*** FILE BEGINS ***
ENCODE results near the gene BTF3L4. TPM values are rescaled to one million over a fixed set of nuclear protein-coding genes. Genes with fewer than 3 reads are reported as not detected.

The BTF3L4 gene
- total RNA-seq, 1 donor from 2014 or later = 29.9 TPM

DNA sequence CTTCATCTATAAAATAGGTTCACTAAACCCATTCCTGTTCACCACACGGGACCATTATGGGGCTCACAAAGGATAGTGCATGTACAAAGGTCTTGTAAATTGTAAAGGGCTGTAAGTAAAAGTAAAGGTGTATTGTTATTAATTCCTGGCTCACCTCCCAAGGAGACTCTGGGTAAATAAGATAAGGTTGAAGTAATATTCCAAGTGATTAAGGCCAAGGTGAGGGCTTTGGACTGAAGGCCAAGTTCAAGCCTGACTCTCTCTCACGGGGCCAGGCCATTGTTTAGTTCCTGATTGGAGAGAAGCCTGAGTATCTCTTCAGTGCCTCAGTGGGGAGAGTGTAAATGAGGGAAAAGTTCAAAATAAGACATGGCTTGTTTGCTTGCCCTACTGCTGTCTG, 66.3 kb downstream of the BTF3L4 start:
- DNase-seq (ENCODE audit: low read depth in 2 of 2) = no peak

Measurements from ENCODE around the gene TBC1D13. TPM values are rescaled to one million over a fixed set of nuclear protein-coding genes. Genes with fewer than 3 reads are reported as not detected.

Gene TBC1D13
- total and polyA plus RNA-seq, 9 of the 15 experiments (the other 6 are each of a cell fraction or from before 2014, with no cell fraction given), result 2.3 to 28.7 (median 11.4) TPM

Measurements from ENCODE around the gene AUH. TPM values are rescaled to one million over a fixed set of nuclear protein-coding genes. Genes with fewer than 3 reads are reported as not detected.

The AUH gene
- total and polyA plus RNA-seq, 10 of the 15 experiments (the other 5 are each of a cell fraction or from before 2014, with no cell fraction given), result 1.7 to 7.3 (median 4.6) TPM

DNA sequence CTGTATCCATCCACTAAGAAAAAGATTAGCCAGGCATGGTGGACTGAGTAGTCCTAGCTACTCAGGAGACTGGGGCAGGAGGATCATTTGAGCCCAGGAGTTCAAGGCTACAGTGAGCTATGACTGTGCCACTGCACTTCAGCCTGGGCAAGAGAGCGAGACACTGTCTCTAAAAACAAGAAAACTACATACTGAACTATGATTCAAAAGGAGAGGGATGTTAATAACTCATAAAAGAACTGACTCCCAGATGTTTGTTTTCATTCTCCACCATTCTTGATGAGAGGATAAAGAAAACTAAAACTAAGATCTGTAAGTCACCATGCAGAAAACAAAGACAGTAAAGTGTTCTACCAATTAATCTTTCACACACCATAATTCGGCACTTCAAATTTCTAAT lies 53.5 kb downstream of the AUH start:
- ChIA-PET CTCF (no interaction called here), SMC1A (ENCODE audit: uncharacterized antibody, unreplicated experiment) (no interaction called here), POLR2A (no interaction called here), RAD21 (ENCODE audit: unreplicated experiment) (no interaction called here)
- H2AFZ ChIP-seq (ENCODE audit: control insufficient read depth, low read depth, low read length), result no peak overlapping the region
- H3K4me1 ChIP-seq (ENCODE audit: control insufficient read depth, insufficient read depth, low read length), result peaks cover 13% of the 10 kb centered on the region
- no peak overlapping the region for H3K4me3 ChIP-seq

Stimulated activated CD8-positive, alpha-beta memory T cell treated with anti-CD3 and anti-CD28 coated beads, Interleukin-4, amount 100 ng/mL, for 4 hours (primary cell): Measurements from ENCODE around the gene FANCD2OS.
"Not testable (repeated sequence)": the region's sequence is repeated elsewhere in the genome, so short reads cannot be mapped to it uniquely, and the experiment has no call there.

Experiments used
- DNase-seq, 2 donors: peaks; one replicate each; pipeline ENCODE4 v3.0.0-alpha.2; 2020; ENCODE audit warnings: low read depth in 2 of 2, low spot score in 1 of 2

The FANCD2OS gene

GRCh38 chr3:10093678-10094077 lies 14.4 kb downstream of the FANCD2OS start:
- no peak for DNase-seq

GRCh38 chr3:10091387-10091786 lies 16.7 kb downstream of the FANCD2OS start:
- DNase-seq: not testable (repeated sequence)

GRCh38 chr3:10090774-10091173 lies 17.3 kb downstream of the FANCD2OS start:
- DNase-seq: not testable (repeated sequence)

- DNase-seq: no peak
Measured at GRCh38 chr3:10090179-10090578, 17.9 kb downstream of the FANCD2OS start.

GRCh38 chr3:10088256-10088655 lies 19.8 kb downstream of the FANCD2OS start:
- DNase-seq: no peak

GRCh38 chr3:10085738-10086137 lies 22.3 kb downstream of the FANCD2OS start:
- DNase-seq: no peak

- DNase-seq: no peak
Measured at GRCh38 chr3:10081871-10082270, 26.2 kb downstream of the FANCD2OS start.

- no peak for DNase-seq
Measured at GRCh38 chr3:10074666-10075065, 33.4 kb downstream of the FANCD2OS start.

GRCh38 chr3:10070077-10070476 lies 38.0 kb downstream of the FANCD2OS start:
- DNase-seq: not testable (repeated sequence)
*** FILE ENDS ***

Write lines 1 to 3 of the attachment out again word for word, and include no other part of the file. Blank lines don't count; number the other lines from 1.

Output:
ENCODE results near the gene BTF3L4. TPM values are rescaled to one million over a fixed set of nuclear protein-coding genes. Genes with fewer than 3 reads are reported as not detected.

The BTF3L4 gene
- total RNA-seq, 1 donor from 2014 or later = 29.9 TPM